Bounce bank loans prove popular in first 24 hours since launch
Some 69,000 bounce back loans with a value of more than £2bn have been approved during the first day of the government programme. Barclays, Danske, HSBC, Lloyds, RBS, Santander and Virgin Money received over 130,000 applications on May 4. But Mike Cherry, the national chairman of the Federation of Small Businesses, said that despite a “promising start” for the bounce-back scheme, more alternative lenders should be signed up rapidly to improve the reach of the scheme.
Coronavirus loan scheme approves new lenders
Investec, along with Assetz Capital, Atom Bank, Ebury, Fleximize, Social Investment Business, Tower Leasing, Ultimate Finance and White Oak UK have been approved for accreditation under the government’s coronavirus business interruption loan scheme (CBILS). Keith Morgan, chief executive of the British Business Bank, remarked: “The British Business Bank continues to help meet the incredible demand for CBILS by approving additional lenders for accreditation to the scheme, and provide even more choice for smaller businesses in need as a result of the COVID-19 outbreak.”
Virgin Money predicts increase in bad loans
Profits at Virgin Money more than halved in the first half of its financial year, with impairment charges in the six months to March tripling to £232m, from £77m a year earlier. The firm’s underlying pre-tax profit was down from £280m to £120m, with statutory net profit of £22m higher than the year earlier period. Meanwhile, Virgin Money has blocked around 32,000 credit card accounts, advising affected customers that it had reviewed their financial positions and decided to stop any further spending.
Metro Bank reports increase in customer deposits
Metro Bank has told investors that customer deposits increased by £77m since the end of December, with deposits at £14.55bn over the first three months of 2020. Net lending was down by £169m to £14.51bn compared to the end of 2019, with chief executive Daniel Frumkin stating: “Our colleagues have shown incredible commitment to serving our customers and communities in the face of the challenges caused by COVID-19.”
Pandemic sees Co-operative Bank suffer £12m hit
The Co-operative Bank has issued a trading update, reporting an underlying loss of £14.2m in the first quarter. Chief executive Andrew Bester commented: “We have examined the potential impact of the crisis on the Bank and are satisfied we are in a position of resilience,” continuing: “As we look forward, clearly the year ahead will be challenging and, like others, we will need to reprioritise investment spend, given expected pressure on income in a low base rate environment.”
UK banks face £25bn loan default bill
Credit rating agency Fitch has warned that Britain’s five largest banks could report between £17bn and £25bn of loan losses this year after the lenders revealed £7bn in credit losses for the first quarter. “Based on indications by some of the banks in their first-quarter 2020 results announcements, we expect that full-year provisions could be 2.4 to 3.6 times higher than the first quarter,” Fitch said in a research note.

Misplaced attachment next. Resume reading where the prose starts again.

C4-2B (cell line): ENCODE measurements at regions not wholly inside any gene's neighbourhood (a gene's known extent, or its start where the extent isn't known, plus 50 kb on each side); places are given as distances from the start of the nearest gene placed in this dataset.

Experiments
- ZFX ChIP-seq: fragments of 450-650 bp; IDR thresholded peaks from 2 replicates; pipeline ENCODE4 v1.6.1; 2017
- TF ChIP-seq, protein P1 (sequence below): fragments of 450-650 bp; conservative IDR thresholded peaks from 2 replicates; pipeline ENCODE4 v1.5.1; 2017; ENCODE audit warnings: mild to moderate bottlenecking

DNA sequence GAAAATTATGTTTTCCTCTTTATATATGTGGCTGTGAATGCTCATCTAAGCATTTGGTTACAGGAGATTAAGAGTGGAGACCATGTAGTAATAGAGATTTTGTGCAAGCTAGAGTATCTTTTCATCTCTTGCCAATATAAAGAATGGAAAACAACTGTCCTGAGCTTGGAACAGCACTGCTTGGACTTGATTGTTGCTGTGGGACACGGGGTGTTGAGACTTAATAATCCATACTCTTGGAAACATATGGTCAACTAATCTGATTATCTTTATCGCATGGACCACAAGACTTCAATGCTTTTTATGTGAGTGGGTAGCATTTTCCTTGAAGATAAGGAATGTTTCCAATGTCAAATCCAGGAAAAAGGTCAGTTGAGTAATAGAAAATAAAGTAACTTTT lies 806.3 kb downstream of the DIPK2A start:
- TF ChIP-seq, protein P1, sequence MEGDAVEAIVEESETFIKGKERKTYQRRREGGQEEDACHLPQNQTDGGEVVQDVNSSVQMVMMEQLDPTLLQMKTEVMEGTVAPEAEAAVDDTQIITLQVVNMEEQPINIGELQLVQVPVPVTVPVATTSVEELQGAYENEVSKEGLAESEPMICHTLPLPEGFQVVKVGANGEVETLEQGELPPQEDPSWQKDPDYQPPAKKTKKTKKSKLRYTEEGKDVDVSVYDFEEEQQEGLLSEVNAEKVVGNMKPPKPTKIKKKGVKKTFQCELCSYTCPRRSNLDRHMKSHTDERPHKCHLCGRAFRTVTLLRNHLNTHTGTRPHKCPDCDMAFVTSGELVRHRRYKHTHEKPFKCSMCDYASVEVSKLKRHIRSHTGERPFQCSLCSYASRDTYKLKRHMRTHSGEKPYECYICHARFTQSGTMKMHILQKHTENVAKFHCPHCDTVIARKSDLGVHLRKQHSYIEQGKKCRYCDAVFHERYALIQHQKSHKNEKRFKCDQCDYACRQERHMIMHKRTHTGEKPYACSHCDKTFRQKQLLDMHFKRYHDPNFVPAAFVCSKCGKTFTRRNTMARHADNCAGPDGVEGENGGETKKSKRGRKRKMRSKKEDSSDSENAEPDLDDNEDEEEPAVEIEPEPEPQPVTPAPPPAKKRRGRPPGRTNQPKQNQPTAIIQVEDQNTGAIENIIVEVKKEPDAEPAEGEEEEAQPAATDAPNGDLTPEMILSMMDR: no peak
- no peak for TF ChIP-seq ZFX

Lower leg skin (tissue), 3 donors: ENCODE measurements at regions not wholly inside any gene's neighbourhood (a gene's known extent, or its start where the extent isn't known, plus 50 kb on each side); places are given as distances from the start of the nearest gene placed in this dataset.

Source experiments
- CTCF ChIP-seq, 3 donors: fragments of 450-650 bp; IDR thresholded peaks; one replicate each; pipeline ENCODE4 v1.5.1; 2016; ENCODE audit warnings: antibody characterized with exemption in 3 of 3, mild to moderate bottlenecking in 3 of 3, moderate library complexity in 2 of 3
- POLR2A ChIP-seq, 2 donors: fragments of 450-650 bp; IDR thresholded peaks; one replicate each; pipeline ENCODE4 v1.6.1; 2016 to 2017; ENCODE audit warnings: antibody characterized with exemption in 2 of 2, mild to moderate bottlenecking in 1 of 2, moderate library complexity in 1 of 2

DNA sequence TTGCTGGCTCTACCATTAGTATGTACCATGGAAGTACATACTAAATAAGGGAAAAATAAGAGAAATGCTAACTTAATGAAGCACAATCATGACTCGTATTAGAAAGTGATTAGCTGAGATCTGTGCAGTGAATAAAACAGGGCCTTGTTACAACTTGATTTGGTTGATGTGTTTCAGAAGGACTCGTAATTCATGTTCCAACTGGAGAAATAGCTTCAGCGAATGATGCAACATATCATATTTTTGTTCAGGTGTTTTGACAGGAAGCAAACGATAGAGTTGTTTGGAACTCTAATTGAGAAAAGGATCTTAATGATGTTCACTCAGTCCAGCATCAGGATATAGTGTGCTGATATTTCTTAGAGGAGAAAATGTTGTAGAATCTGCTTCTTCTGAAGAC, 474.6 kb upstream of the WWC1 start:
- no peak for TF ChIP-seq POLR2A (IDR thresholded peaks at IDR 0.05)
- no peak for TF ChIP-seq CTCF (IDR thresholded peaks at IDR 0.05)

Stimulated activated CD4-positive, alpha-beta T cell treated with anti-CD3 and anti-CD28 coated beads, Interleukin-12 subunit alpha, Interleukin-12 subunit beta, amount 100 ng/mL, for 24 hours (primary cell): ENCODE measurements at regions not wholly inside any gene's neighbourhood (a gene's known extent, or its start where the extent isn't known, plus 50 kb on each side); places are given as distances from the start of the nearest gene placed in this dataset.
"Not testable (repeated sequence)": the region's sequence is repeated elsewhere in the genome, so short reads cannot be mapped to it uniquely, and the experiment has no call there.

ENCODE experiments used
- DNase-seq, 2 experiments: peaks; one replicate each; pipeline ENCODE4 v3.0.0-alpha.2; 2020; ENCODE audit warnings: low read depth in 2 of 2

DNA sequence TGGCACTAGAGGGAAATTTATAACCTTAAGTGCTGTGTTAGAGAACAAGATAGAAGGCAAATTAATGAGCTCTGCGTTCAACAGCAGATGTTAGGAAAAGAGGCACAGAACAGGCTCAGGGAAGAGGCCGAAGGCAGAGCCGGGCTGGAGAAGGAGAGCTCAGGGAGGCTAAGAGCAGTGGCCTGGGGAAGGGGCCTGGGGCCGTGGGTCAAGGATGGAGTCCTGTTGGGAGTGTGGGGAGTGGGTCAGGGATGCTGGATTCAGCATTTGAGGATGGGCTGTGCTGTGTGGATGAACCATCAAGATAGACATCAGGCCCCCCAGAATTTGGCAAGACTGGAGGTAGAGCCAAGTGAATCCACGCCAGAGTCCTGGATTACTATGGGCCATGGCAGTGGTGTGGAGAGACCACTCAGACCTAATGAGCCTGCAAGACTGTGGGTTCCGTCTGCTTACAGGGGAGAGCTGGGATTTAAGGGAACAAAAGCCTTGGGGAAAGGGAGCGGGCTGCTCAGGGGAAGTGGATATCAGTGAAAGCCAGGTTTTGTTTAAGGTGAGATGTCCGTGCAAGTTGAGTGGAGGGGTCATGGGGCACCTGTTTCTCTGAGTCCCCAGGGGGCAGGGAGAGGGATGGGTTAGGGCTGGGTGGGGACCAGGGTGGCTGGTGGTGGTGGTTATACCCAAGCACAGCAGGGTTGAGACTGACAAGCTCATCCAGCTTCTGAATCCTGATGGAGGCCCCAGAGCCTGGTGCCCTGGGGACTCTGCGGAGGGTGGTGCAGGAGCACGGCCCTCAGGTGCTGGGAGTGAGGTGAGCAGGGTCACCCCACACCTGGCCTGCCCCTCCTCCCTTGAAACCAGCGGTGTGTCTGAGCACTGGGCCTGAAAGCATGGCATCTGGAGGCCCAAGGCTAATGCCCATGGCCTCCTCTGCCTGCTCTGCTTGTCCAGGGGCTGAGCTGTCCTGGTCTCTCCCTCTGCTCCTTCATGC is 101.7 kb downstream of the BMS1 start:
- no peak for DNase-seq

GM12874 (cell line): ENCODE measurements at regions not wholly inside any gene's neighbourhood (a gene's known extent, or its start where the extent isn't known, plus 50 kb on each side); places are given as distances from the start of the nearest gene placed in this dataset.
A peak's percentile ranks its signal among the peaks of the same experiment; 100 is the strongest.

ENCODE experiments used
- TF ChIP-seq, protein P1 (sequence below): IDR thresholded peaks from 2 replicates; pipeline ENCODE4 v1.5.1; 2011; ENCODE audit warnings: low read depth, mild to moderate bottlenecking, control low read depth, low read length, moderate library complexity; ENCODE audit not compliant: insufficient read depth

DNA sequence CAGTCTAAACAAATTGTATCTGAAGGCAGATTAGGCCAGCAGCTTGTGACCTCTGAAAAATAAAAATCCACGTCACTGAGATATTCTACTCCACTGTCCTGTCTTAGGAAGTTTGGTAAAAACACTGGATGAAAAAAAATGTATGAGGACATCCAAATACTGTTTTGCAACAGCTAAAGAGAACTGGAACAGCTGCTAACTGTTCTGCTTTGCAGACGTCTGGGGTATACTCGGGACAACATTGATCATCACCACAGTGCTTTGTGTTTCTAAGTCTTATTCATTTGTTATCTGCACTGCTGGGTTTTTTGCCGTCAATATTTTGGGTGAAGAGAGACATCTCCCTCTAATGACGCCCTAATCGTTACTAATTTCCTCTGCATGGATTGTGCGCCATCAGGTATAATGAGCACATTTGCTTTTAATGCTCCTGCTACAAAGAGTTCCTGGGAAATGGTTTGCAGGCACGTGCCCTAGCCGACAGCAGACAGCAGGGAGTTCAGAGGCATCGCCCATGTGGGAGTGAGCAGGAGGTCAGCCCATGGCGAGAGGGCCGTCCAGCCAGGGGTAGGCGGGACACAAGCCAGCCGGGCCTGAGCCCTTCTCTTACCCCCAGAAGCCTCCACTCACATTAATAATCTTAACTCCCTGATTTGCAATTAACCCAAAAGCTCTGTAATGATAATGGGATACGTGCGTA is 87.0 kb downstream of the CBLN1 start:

Onesavings Bank hit by payment holiday calls
Buy-to-let lender Onesavings Bank said yesterday that borrowers of 26.7% of its book by value had been granted up to three months' relief on loan payments. The specialist lender said it expected bad loans at the end of March to be roughly double the £42.9m reported late last year.
KKR posts $4.2bn net loss as investment portfolio hit
Buyout giant KKR recorded a net loss of $4.2bn in the first quarter after large areas of its investment portfolio were hit by the effects of the coronavirus pandemic.
Warburg to raise stake in Chinese car rental company
US private equity firm Warburg Pincus is to lift its stake in Chinese car rental company China Auto Rental from 11% to over 17% citing the company’s current low share price.
UniCredit overhaul faces years-long delay as pandemic takes toll
A strategic overhaul planned by UniCredit could be delayed by two years as the bank revealed it swung to a net loss of €2.7bn in the first quarter driven by €1.3bn in provisions to cover an expected surge in bad loans.
HSBC lawyer hired as first Libra CEO
The Libra Association has hired HSBC’s chief legal officer Stuart Levey to be its first chief executive. The Facebook-backed digital currency group will be hoping to use Mr Levey's background in international finance regulation to help the company win over global currency regulators.
Brussels plans new anti-money laundering authority
The EU is to consult on plans to create a new anti-money laundering enforcement body as Brussels seeks to ramp up Europe’s response to a wave of money-laundering scandals.
BMW guidance lowered citing effects of coronavirus